Monthly Report: October 2017 Albums

1. Carly Pearce - Every Little Thing
busbee played a similar role in producing and co-writing Carly Pearce's debut album as he did with Maren Morris's debut last year, so it's not surprising that they're both excellent in similar ways, with busbee's ear for understated modern production touches that foreground the vocalist's classic country sensibilities. Morris has the bigger personality but Pearce has the richer, more expressive voice, equally good for wounded ballads like the title track, one of the best country singles of the year, and for playful uptempo tracks like "Hide The Wine." Here's my 2017 albums playlist that most of these records are on.

2. Robert Plant - Carry Fire
Robert Plant has long been one of the more interesting and restless classic rock icons, one of maybe a handful of guys whose careers started in the '60s who kept up with new music enough to make some surprisingly modern stuff in the 2010s (alongside David Bowie, Paul Simon, and Paul McCartney). And this album is just gorgeous from front to back, lots of familiar acoustic Zep type textures with the occasional gnarly synth line, Plant often sings just above a whisper but sometimes lets loose the ragged majesty of his aging voice, including on a duet with Chrissie Hynde.

3. Sabrina Claudio - About Time
I checked this out on a whim the other day and it really grabbed me, it kind of fits into the breathy moody alt R&B zeitgeist pretty well (6lack appears on a remix at the end of the album), but there's some pretty cool distinctive sonics going on and Claudio's voice is like silk, she might really be a star soon. "Wanna Know" is like a classic torch song, really beautiful stuff.

4. Brent Faiyaz - Sonder Son
Brent Faiyaz's voice on the hook of GoldLink's "Crew" has been one of the best sounds on the radio in 2017 that I've enjoyed hearing again and again. So it's nice to finally explore a little more from that voice, this is a really lovely understated album, feels very handmade and heartfelt, and this guy comes from just up the road from where I live in Maryland so I'm really rooting for him.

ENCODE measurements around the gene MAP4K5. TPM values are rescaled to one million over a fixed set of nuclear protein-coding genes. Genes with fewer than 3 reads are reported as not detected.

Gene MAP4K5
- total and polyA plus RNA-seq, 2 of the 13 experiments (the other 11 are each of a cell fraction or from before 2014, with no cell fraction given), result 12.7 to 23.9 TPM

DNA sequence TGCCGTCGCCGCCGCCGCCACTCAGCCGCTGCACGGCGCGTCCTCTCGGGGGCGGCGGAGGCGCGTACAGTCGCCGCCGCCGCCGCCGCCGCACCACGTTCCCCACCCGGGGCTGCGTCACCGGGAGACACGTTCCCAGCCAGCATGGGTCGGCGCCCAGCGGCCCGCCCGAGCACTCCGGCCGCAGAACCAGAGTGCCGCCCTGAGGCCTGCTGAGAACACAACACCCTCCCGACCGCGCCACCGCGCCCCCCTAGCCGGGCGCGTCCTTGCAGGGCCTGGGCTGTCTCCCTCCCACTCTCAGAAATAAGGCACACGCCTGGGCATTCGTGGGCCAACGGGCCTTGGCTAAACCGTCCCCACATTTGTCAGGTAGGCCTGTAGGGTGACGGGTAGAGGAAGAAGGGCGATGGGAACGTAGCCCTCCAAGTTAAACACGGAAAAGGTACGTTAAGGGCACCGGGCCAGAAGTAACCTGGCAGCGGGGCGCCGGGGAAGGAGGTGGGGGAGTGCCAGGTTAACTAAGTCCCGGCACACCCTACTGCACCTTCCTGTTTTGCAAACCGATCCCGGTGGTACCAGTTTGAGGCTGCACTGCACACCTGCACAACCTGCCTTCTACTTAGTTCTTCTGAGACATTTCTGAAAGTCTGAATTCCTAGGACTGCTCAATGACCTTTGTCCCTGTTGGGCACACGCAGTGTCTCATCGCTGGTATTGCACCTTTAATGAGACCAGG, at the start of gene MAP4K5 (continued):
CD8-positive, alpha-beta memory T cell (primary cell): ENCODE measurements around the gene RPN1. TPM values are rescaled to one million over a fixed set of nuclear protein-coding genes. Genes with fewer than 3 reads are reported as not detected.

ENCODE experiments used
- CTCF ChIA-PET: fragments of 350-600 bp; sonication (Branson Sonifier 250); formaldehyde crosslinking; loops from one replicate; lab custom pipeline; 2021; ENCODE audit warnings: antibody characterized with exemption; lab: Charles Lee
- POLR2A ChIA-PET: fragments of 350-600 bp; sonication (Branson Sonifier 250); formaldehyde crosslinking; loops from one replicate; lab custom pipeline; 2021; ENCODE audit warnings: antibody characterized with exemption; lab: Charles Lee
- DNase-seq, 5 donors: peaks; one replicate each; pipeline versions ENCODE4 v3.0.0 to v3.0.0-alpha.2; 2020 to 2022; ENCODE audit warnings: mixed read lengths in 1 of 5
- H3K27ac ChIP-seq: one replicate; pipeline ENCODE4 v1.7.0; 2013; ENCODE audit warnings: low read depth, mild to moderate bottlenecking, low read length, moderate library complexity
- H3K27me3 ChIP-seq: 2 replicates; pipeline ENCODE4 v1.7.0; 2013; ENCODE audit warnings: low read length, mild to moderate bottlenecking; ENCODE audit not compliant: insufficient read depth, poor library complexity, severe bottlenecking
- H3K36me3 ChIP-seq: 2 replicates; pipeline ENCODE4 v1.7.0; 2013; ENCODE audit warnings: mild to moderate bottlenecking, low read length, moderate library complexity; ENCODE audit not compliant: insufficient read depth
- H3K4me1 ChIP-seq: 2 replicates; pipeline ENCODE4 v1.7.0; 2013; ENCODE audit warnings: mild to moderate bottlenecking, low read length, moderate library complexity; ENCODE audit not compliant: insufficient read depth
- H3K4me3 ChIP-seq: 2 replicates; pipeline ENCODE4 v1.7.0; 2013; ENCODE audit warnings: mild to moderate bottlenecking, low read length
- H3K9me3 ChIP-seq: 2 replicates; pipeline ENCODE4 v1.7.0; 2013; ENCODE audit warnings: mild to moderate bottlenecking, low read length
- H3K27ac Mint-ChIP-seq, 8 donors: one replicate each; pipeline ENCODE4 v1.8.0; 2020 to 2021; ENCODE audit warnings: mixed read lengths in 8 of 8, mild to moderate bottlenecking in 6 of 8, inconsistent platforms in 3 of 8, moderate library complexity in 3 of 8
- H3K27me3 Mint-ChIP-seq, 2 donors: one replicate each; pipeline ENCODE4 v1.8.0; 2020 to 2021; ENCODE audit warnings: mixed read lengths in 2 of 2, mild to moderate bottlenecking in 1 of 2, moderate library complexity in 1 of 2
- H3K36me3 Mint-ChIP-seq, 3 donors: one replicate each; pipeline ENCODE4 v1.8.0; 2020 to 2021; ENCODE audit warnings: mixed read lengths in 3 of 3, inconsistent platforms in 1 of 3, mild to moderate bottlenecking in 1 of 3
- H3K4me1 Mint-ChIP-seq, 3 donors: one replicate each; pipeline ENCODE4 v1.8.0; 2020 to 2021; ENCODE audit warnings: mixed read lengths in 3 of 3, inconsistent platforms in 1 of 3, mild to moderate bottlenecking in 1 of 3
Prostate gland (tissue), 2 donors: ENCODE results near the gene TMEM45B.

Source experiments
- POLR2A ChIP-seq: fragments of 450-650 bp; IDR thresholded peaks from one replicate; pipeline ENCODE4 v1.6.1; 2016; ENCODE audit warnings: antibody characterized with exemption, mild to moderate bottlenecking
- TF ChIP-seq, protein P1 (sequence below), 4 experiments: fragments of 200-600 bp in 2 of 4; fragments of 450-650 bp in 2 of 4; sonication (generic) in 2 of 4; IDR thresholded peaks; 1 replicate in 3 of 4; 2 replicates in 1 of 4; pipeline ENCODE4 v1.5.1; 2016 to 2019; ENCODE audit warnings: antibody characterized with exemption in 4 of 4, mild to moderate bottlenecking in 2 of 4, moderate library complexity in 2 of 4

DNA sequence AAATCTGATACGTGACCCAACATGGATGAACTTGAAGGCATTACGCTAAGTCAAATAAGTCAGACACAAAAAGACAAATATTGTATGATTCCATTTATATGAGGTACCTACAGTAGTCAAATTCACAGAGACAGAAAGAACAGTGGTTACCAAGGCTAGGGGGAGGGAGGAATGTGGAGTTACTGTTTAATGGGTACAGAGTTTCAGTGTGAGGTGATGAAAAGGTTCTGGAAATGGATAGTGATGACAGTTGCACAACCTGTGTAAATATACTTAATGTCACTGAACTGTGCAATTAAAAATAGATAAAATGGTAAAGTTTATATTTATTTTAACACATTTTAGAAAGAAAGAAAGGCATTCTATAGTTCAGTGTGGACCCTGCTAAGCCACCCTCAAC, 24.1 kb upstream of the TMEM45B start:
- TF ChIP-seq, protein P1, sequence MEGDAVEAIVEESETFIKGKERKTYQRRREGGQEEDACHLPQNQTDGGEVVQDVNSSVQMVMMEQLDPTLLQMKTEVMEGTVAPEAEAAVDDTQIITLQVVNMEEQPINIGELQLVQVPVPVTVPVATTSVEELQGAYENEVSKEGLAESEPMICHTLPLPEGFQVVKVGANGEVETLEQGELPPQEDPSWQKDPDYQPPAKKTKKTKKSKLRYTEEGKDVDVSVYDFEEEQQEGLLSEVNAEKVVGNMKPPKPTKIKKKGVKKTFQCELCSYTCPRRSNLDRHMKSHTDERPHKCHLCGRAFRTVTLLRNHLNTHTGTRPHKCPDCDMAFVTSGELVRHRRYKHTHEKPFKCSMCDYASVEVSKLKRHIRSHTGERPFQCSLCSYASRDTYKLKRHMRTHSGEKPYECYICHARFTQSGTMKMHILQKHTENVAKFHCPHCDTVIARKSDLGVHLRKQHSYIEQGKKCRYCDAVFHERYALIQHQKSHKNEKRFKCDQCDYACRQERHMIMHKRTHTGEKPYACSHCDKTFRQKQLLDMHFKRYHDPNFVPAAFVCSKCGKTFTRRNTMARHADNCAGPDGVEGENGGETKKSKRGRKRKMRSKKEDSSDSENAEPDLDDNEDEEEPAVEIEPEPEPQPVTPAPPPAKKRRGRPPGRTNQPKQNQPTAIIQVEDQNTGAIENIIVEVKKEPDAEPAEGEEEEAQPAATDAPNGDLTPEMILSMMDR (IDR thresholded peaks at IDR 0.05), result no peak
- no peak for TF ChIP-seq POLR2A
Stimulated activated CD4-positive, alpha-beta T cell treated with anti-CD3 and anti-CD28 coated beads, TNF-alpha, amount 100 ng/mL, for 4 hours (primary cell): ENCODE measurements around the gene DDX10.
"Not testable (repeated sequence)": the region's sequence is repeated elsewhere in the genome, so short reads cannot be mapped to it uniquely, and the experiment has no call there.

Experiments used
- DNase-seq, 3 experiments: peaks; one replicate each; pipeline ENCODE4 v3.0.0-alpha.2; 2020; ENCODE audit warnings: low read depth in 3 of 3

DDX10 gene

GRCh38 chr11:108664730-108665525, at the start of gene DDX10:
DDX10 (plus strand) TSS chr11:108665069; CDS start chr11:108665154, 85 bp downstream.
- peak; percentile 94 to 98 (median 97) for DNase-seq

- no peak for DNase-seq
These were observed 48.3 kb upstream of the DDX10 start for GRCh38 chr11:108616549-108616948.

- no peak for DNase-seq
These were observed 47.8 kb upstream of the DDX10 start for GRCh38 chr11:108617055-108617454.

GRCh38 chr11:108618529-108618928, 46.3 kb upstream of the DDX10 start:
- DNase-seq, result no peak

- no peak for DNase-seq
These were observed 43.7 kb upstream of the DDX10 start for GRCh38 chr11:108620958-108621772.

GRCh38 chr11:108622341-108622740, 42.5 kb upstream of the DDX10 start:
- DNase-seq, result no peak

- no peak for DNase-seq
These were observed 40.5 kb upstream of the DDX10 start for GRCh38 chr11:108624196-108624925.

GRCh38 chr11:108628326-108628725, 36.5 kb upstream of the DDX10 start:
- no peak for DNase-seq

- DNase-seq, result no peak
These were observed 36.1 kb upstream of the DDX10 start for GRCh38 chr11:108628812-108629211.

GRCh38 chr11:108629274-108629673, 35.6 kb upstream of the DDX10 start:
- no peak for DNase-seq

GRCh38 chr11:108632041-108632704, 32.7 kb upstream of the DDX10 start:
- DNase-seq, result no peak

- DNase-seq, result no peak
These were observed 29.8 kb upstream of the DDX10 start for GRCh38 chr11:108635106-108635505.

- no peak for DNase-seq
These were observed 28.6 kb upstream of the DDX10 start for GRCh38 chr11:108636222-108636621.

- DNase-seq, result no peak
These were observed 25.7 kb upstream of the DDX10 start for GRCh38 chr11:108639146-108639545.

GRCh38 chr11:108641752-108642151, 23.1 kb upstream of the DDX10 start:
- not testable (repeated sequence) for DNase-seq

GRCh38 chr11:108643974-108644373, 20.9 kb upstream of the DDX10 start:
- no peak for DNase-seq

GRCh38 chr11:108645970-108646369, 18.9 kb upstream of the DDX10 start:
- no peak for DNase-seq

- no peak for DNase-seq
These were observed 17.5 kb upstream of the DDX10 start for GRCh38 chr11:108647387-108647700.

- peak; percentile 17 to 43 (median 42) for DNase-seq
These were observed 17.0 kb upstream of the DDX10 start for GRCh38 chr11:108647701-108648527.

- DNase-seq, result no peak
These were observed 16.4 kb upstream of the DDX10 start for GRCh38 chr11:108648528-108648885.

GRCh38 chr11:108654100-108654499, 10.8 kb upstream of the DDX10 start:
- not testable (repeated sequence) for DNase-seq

5. Microkingdom - Return to the Valley of the Jeep Beats
The Baltimore avant jazz trio Microkingdom have been doing some really interesting stuff for years -- I particularly liked 2012's Three Compositions of No Jazz, which we used a track from for a compilation I helped assemble. This is the first of 3 releases they have coming out this fall, and it may be my favorite thing they've done to date. The title Return to the Valley of the Jeep Beats is probably a bit tongue in cheek, but I feel like it gives an indication of how these guys are looking outside jazz for some of their rhythmic ideas and the kind of digital aesthetic of how they edit down their improvs into records.

6. Niall Horan - Flicker
I always thought Niall's high, cutesy voice worked best in small doses in the context of One Direction, and kind of assumed that Harry and Zayn would have the only viable solo careers out of the group. So I was pleasantly surprised when Niall had my favorite run of solo singles, including the fantastic "Slow Hands," and actually sold more copies of his debut the first week than Zayn (in part thanks to including album vouchers with tickets for his tour). The album is a little lacking in more songs as upbeat as "Slow Hands," but it has a great sound, I especially love "Since We're Alone" and the Maren Morris duet "Seeing Blind." The 3 bonus tracks on the deluxe edition are really strong, as far as I'm concerned you're not getting the complete ideal album without listening to those.

7. Pink - Beautiful Trauma